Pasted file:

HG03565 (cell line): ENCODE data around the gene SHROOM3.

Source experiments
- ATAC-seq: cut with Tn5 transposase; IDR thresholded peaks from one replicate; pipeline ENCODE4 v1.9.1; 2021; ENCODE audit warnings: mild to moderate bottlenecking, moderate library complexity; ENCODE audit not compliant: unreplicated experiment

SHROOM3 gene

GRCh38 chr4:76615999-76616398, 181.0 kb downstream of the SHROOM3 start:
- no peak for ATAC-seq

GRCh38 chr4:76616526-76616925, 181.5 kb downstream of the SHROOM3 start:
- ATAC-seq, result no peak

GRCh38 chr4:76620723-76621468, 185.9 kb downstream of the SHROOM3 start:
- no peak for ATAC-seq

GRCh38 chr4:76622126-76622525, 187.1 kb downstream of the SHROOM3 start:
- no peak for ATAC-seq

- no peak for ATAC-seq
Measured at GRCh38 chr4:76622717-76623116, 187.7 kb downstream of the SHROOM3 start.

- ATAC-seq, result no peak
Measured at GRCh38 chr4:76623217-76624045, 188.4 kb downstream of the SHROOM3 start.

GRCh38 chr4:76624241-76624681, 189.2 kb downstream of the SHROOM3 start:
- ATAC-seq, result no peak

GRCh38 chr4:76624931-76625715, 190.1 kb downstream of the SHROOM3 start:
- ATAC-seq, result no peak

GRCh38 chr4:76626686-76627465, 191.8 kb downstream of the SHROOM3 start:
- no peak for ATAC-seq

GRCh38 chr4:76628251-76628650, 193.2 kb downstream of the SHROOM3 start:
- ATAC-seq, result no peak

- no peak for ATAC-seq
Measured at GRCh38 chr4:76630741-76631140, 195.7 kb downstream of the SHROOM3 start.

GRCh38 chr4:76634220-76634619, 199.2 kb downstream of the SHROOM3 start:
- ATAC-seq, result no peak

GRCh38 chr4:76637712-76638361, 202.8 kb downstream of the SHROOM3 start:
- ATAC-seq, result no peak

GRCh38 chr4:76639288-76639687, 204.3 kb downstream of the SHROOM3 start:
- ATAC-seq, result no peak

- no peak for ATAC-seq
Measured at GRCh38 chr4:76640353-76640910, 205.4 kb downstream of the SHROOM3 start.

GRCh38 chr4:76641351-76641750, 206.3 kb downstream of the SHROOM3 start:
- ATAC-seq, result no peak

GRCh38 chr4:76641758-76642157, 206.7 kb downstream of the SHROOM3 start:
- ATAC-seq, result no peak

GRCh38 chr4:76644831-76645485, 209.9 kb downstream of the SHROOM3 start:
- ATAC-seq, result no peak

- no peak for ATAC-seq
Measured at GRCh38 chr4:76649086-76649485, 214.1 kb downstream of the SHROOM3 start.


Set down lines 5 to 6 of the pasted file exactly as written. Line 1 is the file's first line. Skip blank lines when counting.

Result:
GRCh38 chr4:76615999-76616398, 181.0 kb downstream of the SHROOM3 start:
- no peak for ATAC-seq